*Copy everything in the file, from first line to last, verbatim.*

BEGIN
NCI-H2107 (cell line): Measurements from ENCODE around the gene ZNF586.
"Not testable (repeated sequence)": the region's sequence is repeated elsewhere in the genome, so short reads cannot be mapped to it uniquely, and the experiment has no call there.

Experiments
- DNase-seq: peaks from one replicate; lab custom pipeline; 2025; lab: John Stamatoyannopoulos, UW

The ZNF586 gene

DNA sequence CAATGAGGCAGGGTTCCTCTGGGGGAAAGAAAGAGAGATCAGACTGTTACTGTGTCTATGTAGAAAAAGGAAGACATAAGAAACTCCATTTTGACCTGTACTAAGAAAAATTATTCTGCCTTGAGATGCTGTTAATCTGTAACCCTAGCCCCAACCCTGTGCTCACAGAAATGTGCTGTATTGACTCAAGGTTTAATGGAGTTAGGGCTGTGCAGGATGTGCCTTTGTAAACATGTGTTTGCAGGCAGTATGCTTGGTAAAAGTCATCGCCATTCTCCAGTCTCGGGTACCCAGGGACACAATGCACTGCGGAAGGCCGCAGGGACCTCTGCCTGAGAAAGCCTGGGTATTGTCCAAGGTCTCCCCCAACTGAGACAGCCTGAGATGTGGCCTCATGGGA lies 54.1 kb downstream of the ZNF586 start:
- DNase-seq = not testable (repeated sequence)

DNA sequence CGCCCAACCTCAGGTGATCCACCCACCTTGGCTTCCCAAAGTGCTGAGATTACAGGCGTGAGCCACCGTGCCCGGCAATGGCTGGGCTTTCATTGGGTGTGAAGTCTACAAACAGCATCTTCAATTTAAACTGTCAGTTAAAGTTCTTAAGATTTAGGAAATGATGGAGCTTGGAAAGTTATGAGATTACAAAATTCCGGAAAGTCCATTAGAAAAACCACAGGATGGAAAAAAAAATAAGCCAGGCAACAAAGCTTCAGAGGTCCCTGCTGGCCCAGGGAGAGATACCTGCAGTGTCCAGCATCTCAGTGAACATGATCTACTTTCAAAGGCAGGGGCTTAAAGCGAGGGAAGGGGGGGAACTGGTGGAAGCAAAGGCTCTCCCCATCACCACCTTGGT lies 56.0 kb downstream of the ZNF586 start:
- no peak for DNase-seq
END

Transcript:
NCI-H2107 (cell line): Measurements from ENCODE around the gene ZNF586.
"Not testable (repeated sequence)": the region's sequence is repeated elsewhere in the genome, so short reads cannot be mapped to it uniquely, and the experiment has no call there.

Experiments
- DNase-seq: peaks from one replicate; lab custom pipeline; 2025; lab: John Stamatoyannopoulos, UW

The ZNF586 gene

DNA sequence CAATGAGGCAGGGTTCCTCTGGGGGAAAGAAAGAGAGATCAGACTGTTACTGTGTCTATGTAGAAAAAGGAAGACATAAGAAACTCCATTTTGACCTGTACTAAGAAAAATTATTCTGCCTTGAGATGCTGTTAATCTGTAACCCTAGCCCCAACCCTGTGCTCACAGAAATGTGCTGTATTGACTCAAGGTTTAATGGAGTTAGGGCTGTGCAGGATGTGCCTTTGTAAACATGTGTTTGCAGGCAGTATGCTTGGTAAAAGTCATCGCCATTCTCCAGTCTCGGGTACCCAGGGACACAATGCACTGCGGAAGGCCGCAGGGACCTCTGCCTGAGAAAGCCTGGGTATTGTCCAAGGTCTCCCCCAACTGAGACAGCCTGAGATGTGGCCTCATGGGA lies 54.1 kb downstream of the ZNF586 start:
- DNase-seq = not testable (repeated sequence)

DNA sequence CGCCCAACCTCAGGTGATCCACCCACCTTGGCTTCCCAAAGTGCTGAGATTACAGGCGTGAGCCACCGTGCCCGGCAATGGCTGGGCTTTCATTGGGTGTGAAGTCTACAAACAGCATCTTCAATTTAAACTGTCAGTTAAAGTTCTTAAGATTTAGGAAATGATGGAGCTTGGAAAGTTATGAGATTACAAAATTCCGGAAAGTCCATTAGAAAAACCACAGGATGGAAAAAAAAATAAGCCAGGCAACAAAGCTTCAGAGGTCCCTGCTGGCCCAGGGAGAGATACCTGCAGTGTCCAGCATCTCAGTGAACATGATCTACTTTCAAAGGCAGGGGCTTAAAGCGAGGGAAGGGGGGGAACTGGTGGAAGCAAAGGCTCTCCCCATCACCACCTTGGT lies 56.0 kb downstream of the ZNF586 start:
- no peak for DNase-seq